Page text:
A car bomb on a crowded residential street in the Syrian capital of Damascus killed 17 people and injured 14 others today, the country’s television reported.
A car packed with 440lb (200kg) of explosives blew up on Mahlak Street, located in a southern neighbourhood of the capital near the junction to the city’s international airport, TV reported. Anti-terror units were investigating, it said.
Syrian Interior Minister Bassam Abdul-Majid called the bombing a “terrorist act” and said all of the victims were civilians. But he declined to say who was behind the blast.
“We cannot accuse any party. There are ongoing investigations that will lead us to those who carried it out,” Abdul-Majid told state TV.
Such bombings are rare in Syria, a tightly controlled country where the regime of President Bashar Assad uses heavy-handed tactics to crack down against dissents and instability.
But over the last year, the country has witnessed two major assassinations. Several explosions blamed on Sunni Muslim militants opposed to Syria’s secular government have also taken place over the last few years.
Today’s bombing was by far the largest and tested weaknesses of the government’s traditionally tight security grip. It shattered apartment building and car windows and twisted the roof of one car, according to footage aired on Syrian TV.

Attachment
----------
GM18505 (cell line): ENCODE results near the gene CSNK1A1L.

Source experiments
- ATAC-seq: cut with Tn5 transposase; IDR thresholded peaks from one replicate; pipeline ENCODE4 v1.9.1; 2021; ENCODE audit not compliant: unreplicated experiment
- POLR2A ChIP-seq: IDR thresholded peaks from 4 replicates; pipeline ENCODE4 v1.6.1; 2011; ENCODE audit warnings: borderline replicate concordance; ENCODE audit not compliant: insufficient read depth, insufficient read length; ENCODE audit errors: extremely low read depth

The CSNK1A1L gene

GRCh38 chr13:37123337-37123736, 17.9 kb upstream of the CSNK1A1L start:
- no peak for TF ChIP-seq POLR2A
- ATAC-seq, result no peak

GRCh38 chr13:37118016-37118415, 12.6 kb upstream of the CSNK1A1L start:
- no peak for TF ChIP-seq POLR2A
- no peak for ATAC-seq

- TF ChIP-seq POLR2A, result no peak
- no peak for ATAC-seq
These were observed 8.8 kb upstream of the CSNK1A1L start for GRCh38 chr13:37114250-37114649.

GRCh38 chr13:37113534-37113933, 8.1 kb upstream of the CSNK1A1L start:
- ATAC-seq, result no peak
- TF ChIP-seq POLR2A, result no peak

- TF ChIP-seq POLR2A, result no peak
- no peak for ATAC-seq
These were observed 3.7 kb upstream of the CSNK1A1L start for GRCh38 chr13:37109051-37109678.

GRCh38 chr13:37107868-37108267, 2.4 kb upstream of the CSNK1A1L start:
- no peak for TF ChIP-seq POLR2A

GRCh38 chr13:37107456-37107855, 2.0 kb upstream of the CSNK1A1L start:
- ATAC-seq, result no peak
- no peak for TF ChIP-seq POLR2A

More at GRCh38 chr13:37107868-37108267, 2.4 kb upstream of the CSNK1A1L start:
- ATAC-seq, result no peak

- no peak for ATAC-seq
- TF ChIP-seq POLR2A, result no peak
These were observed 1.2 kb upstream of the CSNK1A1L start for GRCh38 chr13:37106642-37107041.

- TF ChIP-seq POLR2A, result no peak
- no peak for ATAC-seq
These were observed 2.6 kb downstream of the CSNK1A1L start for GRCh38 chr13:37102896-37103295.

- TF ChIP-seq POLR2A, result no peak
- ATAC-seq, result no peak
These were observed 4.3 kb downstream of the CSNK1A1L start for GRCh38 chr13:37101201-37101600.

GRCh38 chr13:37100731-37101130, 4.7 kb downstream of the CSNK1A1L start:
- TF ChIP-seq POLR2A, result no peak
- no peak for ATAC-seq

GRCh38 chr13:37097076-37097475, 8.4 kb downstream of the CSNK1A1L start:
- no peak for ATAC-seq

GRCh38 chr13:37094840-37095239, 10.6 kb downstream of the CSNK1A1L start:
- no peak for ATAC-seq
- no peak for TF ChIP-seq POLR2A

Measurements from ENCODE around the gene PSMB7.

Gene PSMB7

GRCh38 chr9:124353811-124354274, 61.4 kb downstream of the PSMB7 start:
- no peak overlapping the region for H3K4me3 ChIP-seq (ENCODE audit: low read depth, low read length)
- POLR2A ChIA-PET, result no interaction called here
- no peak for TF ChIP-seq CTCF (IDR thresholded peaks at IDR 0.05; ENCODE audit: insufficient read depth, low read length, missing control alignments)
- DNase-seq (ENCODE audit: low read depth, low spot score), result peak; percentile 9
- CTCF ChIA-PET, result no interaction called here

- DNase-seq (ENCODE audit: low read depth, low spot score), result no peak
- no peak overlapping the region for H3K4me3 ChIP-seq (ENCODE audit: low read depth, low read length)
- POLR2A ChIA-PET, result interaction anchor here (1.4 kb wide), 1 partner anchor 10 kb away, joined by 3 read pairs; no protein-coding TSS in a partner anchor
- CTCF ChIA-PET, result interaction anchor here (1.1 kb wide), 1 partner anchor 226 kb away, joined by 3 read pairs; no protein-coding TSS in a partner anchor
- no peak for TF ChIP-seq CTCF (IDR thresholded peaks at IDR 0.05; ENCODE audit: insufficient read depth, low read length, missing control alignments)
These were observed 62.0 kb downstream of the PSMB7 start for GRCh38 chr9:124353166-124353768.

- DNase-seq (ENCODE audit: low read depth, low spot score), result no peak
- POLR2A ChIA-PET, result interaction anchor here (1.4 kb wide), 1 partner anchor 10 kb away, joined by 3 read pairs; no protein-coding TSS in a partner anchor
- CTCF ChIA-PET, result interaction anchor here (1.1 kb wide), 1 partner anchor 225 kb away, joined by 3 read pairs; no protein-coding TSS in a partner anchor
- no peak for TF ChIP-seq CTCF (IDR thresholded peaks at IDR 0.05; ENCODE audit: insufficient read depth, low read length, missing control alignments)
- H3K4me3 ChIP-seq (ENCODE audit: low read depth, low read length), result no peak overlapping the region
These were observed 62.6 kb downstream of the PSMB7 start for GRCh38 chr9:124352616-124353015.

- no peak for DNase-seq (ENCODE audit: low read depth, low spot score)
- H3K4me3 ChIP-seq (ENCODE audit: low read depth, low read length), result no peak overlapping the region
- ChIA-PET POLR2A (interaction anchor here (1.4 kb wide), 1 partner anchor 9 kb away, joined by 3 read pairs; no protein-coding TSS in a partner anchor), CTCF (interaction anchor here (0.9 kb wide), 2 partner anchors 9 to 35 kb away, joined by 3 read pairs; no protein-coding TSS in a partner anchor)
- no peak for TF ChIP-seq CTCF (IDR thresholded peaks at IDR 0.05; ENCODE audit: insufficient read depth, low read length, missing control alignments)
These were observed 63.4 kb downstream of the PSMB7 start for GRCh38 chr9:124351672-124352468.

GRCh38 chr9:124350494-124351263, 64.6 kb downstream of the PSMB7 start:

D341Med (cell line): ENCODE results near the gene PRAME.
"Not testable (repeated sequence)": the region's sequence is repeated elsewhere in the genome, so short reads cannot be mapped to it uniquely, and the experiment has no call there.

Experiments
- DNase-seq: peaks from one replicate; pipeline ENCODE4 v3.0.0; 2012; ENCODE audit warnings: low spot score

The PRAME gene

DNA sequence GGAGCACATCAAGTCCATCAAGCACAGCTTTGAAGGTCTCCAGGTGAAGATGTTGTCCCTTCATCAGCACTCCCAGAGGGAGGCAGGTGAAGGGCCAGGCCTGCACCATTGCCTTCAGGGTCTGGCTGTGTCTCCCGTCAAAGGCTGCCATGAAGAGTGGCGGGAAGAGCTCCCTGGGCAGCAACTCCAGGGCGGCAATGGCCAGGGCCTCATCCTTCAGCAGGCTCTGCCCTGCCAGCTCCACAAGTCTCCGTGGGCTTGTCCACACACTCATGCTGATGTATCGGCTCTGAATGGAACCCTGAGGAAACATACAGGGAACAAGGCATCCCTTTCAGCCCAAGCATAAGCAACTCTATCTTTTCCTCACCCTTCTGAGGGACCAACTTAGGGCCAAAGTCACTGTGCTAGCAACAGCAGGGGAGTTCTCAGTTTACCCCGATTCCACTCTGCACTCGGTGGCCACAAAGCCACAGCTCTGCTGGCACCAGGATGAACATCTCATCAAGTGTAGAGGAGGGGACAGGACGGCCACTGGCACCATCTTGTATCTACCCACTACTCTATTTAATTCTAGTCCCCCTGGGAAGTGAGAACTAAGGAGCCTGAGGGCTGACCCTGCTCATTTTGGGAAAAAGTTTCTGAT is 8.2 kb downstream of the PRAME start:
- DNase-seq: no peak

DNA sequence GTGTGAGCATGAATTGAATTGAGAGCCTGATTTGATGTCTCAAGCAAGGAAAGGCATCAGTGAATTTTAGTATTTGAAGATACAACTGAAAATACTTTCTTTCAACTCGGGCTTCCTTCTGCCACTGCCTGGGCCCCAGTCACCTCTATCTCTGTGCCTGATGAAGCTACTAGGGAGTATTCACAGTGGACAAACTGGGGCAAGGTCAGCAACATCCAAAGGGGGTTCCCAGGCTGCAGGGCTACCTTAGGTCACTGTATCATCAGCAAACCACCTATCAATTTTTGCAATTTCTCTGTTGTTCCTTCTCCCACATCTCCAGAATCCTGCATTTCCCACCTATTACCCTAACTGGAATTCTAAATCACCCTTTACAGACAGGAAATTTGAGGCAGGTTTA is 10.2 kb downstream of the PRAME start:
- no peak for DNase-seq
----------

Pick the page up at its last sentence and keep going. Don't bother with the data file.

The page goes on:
The explosion occurred at the intersection leading to Saydah Zeinab, a holy shrine for Shiite Muslims that is frequently visited by Iranian and Iraqi pilgrims about five miles (8km) away.
An intelligence building is also located in the area, but cars are not normally allowed to park nearby and it was not clear how close the bombing was to the building.
Al-Manar, a satellite TV station allied with Lebanon’s Shiite militant group Hezbollah, reported that witnesses said more than 14 people were injured including children.
Police sealed off the area, blocking motorists and pedestrians from approaching from where the blast occurred at around 8.45am.
The last major explosion to strike Damascus was in February when a car bomb killed Imad Mughniyeh, one of the world’s most wanted and elusive terrorists. The former Hezbollah security chief was suspected of masterminding attacks that killed hundreds of Americans in Lebanon and brutal kidnappings of Westerners.
Hezbollah and its top ally, Iran, blamed Israel for the assassination, but Israel denied any involvement.